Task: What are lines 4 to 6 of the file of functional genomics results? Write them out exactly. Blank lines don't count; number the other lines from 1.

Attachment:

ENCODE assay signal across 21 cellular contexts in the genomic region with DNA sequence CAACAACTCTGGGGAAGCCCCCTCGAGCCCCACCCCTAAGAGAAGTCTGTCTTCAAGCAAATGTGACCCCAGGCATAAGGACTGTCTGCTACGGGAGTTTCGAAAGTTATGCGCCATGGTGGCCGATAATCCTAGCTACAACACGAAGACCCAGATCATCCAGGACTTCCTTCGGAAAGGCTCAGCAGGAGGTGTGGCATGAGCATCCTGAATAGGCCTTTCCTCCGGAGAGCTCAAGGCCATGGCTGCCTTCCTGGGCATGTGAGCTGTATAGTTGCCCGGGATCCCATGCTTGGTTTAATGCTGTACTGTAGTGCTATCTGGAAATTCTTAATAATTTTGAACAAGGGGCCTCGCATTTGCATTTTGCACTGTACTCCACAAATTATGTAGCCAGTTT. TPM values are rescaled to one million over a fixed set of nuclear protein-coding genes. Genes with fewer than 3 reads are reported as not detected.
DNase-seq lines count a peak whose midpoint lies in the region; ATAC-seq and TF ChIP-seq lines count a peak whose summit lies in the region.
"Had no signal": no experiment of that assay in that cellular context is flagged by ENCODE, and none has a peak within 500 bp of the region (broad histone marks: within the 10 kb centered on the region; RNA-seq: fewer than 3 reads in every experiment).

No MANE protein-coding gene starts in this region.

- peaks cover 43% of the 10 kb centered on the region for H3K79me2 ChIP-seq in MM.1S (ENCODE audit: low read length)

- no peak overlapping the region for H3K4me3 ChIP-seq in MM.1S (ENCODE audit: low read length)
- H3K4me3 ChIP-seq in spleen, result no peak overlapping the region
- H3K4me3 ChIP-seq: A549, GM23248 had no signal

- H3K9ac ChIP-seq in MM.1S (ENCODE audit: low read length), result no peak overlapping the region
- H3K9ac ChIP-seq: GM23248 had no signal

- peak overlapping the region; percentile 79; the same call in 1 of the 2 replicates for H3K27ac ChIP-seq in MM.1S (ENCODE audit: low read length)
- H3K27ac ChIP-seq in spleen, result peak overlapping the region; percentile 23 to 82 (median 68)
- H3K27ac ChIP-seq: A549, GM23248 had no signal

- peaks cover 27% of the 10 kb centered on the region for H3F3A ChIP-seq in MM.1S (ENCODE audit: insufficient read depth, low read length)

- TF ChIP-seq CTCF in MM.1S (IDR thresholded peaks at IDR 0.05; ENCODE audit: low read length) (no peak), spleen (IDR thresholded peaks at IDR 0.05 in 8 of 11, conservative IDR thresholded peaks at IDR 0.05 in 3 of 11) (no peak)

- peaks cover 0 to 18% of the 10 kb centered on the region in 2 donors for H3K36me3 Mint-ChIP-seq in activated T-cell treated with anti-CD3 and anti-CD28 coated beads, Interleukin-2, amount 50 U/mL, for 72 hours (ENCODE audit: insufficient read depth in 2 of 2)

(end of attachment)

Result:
No MANE protein-coding gene starts in this region.

- peaks cover 43% of the 10 kb centered on the region for H3K79me2 ChIP-seq in MM.1S (ENCODE audit: low read length)

- no peak overlapping the region for H3K4me3 ChIP-seq in MM.1S (ENCODE audit: low read length)